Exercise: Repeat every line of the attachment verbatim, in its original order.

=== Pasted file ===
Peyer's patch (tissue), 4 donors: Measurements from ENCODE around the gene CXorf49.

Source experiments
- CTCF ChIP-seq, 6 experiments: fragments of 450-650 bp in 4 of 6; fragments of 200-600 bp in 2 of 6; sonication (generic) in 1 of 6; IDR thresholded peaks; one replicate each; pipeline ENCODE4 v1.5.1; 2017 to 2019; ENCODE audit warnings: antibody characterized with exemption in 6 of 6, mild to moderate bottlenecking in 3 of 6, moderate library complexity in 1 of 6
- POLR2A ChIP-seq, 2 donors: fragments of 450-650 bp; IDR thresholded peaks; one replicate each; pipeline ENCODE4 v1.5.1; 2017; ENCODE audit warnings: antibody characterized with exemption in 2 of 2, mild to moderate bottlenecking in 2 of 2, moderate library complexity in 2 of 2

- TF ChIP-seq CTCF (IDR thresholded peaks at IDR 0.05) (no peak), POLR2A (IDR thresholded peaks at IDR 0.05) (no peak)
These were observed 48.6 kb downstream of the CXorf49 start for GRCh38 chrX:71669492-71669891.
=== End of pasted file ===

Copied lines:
Peyer's patch (tissue), 4 donors: Measurements from ENCODE around the gene CXorf49.

Source experiments
- CTCF ChIP-seq, 6 experiments: fragments of 450-650 bp in 4 of 6; fragments of 200-600 bp in 2 of 6; sonication (generic) in 1 of 6; IDR thresholded peaks; one replicate each; pipeline ENCODE4 v1.5.1; 2017 to 2019; ENCODE audit warnings: antibody characterized with exemption in 6 of 6, mild to moderate bottlenecking in 3 of 6, moderate library complexity in 1 of 6
- POLR2A ChIP-seq, 2 donors: fragments of 450-650 bp; IDR thresholded peaks; one replicate each; pipeline ENCODE4 v1.5.1; 2017; ENCODE audit warnings: antibody characterized with exemption in 2 of 2, mild to moderate bottlenecking in 2 of 2, moderate library complexity in 2 of 2

- TF ChIP-seq CTCF (IDR thresholded peaks at IDR 0.05) (no peak), POLR2A (IDR thresholded peaks at IDR 0.05) (no peak)
These were observed 48.6 kb downstream of the CXorf49 start for GRCh38 chrX:71669492-71669891.